Reading-Leeds Survives Fire And Rain

The Reading-Leeds weekend re-stoked its reputation for providing a fire or two when a barbecue in one of the car parks on the Rivermead site got out of control.

Berkshire Fire and Rescue Service confirmed the accidental blaze destroyed 12 cars and damaged seven more. The fire from the barbecue spread to the grass and then from car to car.

The alarm was raised at about 4 p.m. August 23 and music fans already onsite alerted the fire brigade after seeing smoke billow into the air, according to BBC News. The fire was under control within an hour and no one was injured.

A report in the Daily Star claimed it would have been worse without the intervention of rocker Pete Doherty.

The tabloid, which appears to be the only paper with the story, said Doherty was on his way to the festival to appear with Babyshambles when he spotted a plume of smoke. The story said he jumped from his car and called the emergency services.

Each year between 2000 and 2002, the Leeds festival ended with fans deliberately starting fires. The 2002 blaze was by far the worst, resulting in the destruction of 71 toilets and a portable building. More than 200 were arrested on and around the site.

Apart from the hundreds of fans who couldn’t get in after buying tickets from the SOS Master Tickets site and not receiving them, the main problem at this year’s festivals was the three days of torrential rain that preceded the Leeds gathering.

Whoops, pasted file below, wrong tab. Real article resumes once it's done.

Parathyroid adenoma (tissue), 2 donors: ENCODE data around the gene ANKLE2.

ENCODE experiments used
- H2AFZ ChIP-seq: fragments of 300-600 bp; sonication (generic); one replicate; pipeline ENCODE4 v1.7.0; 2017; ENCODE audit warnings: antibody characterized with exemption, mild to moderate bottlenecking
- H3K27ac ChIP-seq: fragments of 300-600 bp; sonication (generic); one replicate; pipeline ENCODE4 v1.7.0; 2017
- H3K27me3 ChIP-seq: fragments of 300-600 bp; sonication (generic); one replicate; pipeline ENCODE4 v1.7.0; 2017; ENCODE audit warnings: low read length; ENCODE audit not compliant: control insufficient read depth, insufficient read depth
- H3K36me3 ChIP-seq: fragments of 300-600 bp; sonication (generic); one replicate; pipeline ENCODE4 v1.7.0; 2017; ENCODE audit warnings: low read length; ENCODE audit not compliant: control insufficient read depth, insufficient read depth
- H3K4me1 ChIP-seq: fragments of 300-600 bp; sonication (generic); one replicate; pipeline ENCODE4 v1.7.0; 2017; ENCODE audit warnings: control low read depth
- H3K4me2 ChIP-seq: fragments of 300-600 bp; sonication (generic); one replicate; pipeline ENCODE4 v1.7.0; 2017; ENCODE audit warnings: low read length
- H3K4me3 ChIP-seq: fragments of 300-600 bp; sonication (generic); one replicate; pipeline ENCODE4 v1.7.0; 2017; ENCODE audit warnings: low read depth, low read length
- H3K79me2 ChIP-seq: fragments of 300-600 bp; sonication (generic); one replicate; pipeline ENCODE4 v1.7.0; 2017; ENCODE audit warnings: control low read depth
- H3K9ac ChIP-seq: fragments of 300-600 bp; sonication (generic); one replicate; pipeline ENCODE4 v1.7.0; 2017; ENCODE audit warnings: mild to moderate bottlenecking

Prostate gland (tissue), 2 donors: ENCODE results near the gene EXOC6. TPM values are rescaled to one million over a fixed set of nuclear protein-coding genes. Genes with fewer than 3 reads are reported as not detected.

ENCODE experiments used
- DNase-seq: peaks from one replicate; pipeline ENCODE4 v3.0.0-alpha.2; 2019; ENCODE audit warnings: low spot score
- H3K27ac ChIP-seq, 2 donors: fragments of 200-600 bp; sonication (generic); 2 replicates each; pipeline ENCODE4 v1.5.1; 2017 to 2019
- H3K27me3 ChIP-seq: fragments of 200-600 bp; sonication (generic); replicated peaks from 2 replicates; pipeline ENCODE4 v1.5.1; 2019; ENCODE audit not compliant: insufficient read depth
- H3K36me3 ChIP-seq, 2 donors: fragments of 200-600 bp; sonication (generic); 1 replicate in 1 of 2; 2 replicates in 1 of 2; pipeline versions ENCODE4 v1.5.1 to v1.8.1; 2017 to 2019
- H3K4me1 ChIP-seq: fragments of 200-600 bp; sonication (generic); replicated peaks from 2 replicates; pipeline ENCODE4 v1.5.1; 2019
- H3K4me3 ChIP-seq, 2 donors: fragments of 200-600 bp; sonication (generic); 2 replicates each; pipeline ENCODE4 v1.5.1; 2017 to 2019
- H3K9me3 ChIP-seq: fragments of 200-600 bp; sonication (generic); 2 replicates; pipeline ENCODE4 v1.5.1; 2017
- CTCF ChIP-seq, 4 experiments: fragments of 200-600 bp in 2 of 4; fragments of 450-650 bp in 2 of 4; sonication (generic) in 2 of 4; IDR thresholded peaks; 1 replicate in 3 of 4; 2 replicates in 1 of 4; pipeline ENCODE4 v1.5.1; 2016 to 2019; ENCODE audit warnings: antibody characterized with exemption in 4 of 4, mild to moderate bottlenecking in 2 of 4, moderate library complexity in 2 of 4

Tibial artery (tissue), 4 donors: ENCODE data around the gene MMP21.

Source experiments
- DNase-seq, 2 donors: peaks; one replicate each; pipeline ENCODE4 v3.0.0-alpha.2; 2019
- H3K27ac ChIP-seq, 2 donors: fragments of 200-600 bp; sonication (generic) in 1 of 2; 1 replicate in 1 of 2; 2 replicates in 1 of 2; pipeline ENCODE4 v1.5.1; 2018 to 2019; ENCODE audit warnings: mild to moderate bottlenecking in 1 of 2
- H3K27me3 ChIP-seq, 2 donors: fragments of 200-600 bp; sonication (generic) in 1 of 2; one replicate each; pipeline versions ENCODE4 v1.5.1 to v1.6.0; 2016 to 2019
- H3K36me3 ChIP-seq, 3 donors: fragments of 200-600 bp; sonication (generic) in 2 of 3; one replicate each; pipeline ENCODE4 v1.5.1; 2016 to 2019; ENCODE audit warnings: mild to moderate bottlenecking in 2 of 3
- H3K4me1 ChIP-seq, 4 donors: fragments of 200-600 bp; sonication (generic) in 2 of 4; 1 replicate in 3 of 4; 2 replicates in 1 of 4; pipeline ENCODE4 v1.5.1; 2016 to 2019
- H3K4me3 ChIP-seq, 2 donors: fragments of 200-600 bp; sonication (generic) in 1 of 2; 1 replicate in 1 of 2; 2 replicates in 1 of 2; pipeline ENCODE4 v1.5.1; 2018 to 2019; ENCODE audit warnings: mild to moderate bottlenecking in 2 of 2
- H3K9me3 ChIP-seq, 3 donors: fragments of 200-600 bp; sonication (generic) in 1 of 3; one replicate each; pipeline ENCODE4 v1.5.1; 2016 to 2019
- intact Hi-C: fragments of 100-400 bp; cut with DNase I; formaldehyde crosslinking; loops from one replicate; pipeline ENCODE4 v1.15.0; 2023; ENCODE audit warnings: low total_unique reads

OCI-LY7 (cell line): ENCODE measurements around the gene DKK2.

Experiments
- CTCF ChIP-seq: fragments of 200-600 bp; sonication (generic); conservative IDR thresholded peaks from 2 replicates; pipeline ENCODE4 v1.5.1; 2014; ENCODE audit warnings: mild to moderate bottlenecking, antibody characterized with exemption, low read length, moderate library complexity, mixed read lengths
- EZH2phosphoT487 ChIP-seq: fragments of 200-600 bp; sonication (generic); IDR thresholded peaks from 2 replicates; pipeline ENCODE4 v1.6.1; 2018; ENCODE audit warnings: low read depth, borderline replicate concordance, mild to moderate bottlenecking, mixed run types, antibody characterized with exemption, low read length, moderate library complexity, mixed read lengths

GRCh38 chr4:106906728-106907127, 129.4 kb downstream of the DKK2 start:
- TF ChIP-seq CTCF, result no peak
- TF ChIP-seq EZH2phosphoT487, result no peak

“It follows all of us [festival organisers] around, but it seems to follow me more closely than others,” said Reading and Leeds promoter Melvin Benn.

Last year, the Festival Republic chief spent the lead-up to the Reading event supervising the removal of a layer of mud from the site.

“This year the weather at Leeds was a big challenge, but the ground at the main arena was OK because it only had feet trampling over it,” Benn said. “It was worse on the roadways leading up to the site and in the camping areas, anywhere where there was a lot of traffic,” he explained, adding that the Met Office says August 2008 looks likely to go down as the wettest on record.

“The big horse-racing festival at York, which is only about 12 miles away from the Leeds site, had to be abandoned because the course was waterlogged. That shows you how wet it was,” he added.

Despite the fire, the rain, the ticket fraudsters and Slipknot pulling out because drummer Joey Jordison broke his ankle a few days before the event, Benn was still very pleased with what he described as “a fantastic weekend.”

The crowd appears to have reacted very positively to having three U.S. rock acts – Rage Against The Machine, Metallica and The Killers – play headline slots, as both 80,000-capacity sites sold out weeks in advance.

The August 22-24 weekend capped a good year for Festival Republic, which is co-owned by Live Nation and Denis Desmond’s Gaiety Investments. In July, the third edition of Latitude Festival, which is becoming a favourite haunt for London agents, sold its 25,000 capacity seven weeks in advance.

The other acts defying the elements in Reading and Leeds included Queens Of The Stone Age, Bloc Party, Tenacious D, The Raconteurs, Editors and Vampire Weekend.